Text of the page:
"Jazz Means Happy and Loose Like" (1917)

Mon Dec 3 19:59:36 UTC 2007

        I am skeptical of the Wikipedia account, as far as "Rastus" is
concerned.  A Westlaw search shows that every recorded example of
"Rastus" in reported legal cases before 1890 refers to Rastus Ransom, a
prominent New York City lawyer, who likely was not black (newspaper
articles of the period make no reference to his race, which they
presumably would have if he had been black).  In contrast, names such as
"Sambo" and "Cuffy" are found.  The available evidence suggests to me
that the association of "Rastus" with blacks (i) did not occur in
popular culture until the late 19th century and (ii) never had any
factual basis.

John Baker

-----Original Message-----
From: American Dialect Society [mailto:ADS-L at LISTSERV.UGA.EDU] On Behalf
Of Arnold M. Zwicky
Sent: Monday, December 03, 2007 2:39 PM
Subject: Re: "Jazz Means Happy and Loose Like" (1917)

On Dec 3, 2007, at 10:05 AM, Ben Zimmer wrote:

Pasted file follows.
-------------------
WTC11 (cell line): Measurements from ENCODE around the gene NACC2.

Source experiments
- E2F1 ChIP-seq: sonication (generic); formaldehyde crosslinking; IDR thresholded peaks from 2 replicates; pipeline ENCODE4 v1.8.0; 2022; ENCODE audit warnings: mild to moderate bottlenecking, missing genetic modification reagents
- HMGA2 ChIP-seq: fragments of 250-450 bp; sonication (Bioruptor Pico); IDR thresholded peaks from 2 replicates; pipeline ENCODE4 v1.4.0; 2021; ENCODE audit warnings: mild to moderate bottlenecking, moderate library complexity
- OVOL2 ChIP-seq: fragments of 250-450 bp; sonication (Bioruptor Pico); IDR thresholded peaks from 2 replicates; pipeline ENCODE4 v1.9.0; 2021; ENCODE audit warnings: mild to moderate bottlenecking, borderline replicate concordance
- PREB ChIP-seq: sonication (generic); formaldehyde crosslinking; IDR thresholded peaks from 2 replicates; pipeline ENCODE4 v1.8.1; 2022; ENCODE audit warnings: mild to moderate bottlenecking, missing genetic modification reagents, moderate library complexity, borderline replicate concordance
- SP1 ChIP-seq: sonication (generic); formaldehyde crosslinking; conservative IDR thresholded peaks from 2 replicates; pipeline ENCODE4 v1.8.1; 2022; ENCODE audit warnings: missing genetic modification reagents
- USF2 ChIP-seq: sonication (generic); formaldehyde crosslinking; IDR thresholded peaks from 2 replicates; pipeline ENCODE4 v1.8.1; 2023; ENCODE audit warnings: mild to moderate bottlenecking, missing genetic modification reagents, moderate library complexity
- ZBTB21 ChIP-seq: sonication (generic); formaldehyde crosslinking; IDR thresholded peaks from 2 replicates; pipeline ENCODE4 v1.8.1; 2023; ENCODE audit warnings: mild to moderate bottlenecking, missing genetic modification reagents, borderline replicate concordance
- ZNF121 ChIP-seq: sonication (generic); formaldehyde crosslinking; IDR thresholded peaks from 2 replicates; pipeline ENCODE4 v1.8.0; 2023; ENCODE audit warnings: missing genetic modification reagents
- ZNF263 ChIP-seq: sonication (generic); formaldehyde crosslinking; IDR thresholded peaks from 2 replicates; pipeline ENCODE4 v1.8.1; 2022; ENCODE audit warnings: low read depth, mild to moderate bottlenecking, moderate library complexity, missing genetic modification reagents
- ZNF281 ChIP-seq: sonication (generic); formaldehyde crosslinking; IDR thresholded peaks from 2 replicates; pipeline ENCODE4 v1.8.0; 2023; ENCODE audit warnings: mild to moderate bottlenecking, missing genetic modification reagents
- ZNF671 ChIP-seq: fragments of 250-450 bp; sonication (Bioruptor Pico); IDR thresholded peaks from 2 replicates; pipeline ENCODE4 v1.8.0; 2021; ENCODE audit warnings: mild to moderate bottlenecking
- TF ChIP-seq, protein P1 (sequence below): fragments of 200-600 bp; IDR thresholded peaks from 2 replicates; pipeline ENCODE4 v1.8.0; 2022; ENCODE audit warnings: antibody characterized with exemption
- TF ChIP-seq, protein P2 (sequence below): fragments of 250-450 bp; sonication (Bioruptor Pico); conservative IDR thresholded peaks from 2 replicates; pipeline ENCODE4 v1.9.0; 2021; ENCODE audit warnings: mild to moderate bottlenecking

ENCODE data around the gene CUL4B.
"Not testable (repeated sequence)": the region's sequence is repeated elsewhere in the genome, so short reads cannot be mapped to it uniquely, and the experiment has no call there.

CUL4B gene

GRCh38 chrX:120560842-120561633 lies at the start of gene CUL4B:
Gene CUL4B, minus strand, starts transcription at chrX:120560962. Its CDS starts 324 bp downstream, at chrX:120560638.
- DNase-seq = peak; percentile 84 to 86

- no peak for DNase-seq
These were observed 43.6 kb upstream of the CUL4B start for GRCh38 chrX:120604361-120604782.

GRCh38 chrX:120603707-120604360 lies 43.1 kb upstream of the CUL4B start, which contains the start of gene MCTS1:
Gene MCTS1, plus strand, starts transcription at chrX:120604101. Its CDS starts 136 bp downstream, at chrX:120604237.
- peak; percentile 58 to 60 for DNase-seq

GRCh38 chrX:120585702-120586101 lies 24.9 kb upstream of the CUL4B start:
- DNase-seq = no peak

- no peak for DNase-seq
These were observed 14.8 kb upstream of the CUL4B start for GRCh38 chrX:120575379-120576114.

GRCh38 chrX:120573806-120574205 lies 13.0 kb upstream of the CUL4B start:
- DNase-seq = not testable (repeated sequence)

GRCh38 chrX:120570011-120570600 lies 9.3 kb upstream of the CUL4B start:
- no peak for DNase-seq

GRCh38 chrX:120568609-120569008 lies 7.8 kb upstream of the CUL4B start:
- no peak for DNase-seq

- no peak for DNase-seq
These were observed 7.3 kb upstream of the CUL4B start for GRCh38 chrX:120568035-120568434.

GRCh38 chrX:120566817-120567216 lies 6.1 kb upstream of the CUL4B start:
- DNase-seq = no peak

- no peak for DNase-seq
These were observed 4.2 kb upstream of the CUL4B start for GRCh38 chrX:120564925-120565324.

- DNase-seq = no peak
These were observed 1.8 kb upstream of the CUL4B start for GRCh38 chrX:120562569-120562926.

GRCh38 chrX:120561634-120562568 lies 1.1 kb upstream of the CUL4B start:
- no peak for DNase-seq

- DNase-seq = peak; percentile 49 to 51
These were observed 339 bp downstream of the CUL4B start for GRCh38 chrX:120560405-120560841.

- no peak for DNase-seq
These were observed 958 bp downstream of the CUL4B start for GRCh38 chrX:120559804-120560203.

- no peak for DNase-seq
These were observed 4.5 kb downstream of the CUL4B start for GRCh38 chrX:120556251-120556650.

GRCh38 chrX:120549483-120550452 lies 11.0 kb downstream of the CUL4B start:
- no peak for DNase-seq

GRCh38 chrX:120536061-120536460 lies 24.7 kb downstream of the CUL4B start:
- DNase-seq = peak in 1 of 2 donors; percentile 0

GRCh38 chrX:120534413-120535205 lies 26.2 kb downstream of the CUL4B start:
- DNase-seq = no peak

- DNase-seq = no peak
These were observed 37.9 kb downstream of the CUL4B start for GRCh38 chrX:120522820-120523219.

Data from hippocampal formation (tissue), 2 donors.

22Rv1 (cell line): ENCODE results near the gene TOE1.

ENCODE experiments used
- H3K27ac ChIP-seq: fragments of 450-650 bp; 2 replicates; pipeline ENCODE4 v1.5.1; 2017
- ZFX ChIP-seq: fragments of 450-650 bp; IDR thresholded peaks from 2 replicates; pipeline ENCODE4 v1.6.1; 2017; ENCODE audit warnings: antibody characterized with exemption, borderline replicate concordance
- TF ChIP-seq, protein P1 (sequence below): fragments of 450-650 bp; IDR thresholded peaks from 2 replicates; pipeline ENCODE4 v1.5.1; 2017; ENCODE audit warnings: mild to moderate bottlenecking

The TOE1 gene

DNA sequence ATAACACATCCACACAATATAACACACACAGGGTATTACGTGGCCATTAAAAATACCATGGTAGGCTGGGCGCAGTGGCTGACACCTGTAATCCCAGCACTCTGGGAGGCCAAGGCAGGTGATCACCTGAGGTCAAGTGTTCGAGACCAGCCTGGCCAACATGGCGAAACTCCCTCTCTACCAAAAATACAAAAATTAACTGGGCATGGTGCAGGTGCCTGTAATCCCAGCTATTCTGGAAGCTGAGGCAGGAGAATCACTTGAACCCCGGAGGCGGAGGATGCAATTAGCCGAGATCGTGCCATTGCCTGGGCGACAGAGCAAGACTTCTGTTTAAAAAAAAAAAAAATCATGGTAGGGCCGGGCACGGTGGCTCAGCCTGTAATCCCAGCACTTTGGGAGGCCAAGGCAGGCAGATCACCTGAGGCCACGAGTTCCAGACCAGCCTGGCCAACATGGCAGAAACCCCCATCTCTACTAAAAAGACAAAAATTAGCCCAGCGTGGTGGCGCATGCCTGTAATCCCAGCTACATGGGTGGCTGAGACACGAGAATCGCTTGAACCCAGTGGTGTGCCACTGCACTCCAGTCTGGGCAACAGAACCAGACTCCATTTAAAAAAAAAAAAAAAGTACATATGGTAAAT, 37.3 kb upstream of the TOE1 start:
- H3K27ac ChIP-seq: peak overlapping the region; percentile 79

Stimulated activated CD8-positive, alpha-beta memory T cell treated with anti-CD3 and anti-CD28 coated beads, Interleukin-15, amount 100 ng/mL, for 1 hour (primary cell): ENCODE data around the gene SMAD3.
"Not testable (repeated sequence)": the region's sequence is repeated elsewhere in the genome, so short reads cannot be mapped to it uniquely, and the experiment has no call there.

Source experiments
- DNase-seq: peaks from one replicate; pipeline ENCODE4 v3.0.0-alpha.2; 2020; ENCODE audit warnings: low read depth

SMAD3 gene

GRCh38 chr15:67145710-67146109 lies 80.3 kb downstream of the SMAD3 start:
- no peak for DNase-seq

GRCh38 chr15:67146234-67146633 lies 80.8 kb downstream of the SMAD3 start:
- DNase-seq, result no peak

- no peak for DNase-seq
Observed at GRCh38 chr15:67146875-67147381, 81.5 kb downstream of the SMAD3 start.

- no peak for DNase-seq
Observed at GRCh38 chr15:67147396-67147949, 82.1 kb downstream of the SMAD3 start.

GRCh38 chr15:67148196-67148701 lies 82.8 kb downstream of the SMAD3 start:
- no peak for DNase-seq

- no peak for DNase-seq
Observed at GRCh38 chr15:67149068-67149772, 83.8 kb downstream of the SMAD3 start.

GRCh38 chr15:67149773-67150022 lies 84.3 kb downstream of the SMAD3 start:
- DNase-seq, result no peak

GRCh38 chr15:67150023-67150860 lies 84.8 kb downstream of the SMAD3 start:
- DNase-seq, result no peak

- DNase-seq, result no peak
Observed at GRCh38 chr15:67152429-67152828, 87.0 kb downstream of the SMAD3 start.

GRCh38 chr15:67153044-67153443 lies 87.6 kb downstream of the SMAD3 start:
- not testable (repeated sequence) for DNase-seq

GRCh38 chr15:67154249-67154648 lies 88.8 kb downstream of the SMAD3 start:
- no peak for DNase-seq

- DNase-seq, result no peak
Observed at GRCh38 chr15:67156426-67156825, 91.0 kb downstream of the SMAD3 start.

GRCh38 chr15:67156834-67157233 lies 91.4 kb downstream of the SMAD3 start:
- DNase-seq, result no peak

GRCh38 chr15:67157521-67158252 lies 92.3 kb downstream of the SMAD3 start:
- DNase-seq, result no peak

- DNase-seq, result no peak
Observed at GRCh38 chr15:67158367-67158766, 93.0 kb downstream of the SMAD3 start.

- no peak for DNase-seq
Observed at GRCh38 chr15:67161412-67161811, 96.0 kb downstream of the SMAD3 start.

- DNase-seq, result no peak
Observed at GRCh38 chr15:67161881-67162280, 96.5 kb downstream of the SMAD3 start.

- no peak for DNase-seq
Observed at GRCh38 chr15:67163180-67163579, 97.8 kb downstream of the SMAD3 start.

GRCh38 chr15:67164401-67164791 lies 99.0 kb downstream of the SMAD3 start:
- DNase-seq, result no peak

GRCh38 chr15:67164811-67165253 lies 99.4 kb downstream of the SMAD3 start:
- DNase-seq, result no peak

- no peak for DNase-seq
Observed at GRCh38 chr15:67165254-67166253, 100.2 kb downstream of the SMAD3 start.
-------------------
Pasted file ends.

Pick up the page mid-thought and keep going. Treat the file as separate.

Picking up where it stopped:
>> In his 1944 _American Speech_ article "Designations for Colored
>> Folk,"
> H.L. Mencken writes that "in my boyhood _Cuffy_ had disappeared and
> _Sambo_ was being supplanted by _Rastus_." He also notes the popular
> song, "Rastus on Parade" by Kerry Mills (1895), which is also the
> first cite given by the OED.
> A 1937 article by Newbell Niles Puckett, "Names of American Negro
> Slaves" (reprinted in _Mother Wit from the Laughing Barrel_, Alan
> Dundes, ed.) states that "Rastus" was not to be found in any of the
> available lists of slave names, though the author did find one example

> among white school children in Mississippi. "Sambo" and "Cuffy" also
> occurred in very small numbers, despite the popularity of these names
> in stereotype-laden minstrel performances.

check out the wikipedia on Rastus, which suggests that the name Rastus
was from Erastus and was given by slave-owners to their slaves -- and
quickly became generalized as a pejorative term used by whites for
blacks.  (the Cream of Wheat guy is named Rastus, by the way, though i
suspect that the company no longer uses the name.)

Cuffy (or Cuffee) is another thing entirely.  this is the day-name Kofi
(and was the name of a slave who led a revolt in Berbice in 1763; the
anniversary of the Cuffy slave rebellion is now Republic Day in Guyana).
if Cuffy/Cuffee/Kofi occurred in small numbers in the list of slave
names, this was presumably because the african name was replaced by
something else -- though i'd like to see a study of the slave names more
recent than 1937.


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